Friday, 26 February 2010

Kiln Elements & Blogging

Last month I put this picture up and asked for advice.
"Were my Elements about to pack up"?, I asked,
and how can I get them back into shape.
were these elements a reflection of myself after the Christmas Festivities.
As ever you very kindly gave me some excellent advice, which I followed
I heated the kiln up to 75oc over a 90 min period,
turned off the power supply and with my kiln gloves on I eased them back into place.
Two firings later and they are still in place.
I love doing the blog for a number of reasons.
1. You don't feel so alone.
2. The feed back to your work gives great encouragement
3. You can ask questions that your partner would just look at you blankly.
4. The amount of inspiration I gain from looking at other blogs.
5. A sense of belonging.
6. When the Virtual friends that you make Turn up in the real world.
and so on...
So thank you for all of your help and advice
Today marks the end of my first year of my workshop being open at Barrington Court.
and the New season starts Tomorrow.
I will be moving to the new workshop this time next week
and I'm already sorting out what track to dance around the new workshop too.
resistance by Muse it top of my play list at the moment.


Tracey Brome said...

Happy Anniversary! I could have written this same post, I have very much the same feelings about blogging and what I get from it, well said!!

Christine--RHP said...

yay for kiln repairs!!! and anniversaries! and long distance blogland buddies! I couldn't agree with you more. Good luck with the move. And I'll be here waiting to see the handheld studio dance vid.

doug Fitch said...

Congratulations Paul, exciting times and me too about the blogging thing :-)

Peter said...

Good for you Paul. So pleased that things are going so well, I am sure that is inspirational for all of us.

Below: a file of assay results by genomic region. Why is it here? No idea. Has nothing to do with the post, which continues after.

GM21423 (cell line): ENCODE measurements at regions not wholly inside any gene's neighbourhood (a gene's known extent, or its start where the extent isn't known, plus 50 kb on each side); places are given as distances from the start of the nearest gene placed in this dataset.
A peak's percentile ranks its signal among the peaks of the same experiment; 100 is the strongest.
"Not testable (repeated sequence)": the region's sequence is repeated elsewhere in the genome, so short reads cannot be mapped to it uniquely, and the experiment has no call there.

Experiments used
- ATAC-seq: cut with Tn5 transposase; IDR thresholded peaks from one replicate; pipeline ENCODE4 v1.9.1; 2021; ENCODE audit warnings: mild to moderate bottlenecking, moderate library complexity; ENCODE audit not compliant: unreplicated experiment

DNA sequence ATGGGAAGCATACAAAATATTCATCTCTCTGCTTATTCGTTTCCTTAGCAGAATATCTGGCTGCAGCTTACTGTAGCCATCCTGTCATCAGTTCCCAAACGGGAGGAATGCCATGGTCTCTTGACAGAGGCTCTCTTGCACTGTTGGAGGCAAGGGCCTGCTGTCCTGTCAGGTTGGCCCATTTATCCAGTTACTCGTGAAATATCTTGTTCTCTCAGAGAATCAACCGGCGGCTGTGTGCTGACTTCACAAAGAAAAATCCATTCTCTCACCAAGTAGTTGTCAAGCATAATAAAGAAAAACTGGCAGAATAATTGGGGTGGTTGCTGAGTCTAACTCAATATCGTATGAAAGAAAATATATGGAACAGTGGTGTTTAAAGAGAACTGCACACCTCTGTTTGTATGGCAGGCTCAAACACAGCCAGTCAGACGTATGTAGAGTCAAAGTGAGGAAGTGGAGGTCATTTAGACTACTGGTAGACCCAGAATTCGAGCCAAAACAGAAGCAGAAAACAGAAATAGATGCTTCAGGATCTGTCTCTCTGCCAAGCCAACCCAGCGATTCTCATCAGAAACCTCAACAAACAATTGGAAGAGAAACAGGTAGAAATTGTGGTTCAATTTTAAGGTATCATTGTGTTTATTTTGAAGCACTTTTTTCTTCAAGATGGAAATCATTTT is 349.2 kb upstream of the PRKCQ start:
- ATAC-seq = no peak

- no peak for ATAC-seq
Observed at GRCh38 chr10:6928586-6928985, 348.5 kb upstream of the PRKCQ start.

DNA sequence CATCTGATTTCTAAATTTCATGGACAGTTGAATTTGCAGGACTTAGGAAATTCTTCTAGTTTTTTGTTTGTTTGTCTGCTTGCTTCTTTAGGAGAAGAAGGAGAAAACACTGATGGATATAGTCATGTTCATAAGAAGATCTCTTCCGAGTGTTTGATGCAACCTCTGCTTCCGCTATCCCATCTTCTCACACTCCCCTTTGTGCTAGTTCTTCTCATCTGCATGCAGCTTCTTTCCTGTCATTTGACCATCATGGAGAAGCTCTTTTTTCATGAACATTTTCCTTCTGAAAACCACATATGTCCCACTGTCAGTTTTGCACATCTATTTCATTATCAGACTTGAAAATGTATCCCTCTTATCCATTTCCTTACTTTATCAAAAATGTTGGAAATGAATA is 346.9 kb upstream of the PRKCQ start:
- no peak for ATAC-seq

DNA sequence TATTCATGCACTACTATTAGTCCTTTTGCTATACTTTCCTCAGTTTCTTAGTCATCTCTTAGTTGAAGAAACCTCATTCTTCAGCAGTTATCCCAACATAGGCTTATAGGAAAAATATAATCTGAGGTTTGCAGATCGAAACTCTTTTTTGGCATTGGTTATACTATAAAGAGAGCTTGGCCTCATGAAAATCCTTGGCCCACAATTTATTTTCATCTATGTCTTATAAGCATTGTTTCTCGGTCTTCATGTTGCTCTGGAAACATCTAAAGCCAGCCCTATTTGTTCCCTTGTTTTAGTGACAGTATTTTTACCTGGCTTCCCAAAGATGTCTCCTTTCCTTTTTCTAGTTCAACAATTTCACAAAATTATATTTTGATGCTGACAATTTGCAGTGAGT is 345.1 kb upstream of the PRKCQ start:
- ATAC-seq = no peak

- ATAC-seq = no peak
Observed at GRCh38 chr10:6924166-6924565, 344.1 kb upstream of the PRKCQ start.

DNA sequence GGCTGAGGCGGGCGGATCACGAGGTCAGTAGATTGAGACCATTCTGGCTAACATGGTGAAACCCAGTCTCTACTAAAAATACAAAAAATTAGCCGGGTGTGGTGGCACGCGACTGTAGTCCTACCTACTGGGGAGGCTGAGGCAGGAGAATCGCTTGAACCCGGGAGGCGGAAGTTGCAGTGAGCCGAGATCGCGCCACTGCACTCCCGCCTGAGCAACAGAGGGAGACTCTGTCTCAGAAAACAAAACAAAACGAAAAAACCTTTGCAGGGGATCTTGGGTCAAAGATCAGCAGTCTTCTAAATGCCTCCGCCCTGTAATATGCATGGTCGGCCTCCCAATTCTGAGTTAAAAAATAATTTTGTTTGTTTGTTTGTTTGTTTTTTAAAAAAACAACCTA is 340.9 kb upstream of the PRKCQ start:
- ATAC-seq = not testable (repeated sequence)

Well done with the kiln repairs. Not sure if I would have been as daring as you in diving into a 700 degree kiln! My own technique is to just switch on the affected elements for about 30 or 40 seconds, then turn everything off (at the wall) and swoop into the kiln with long nosed pliers in one hand, and a hot air gun in the other, and carefully do surgery on the element whilst blasting it with the hot air gun. I sometimes repeat the cycle of switching the kiln back on and heating for a few seconds, as my hot air gun isn't quite hot enough to keep things red heat. Your way sounds faster.

Anonymous said...

congrats paul... got to remember that kiln element trick for when the same thing happens to me

Trish said...

Expertly said, Paul..I agree.
I have only been in the blogging world for a few months and already the advice, friendship and encouragement have cheered me on to new heights. :)!...
Looking so forward to seeing the new workshop doing the happy dance.
Trish from Alberta

Hannah said...

Congrats on the anniversary Paul. Looking forward to seeing you in a couple of weeks down the Doug way. Did you pin the elements back? If not you can make U shapes with old bits of element and pin them back into the brick work just to make damn sure they stay there.

rizuto said...

Howdy Paul,
First time blogger, but know kilns.
I don't know the age of the kiln but elements realy shoudn't come out. There are reasons that they do and most of the time it is the way they were installed. See the element has a natural twist in it and if that twist is not followed in installation it causes the element to "unravel" and pop out of the brick. The safest way to put them back in the groove is by heating them up with a torch and using a pair of plyers to hold them in the groove untill they cool. and use a new pin to hold it down, too many pins will hurt the elements resistance and cause cold spots so be carefull. You will also notice how the element will now hold itself in the groove. But hay thats my two cent anyway. Good Luck

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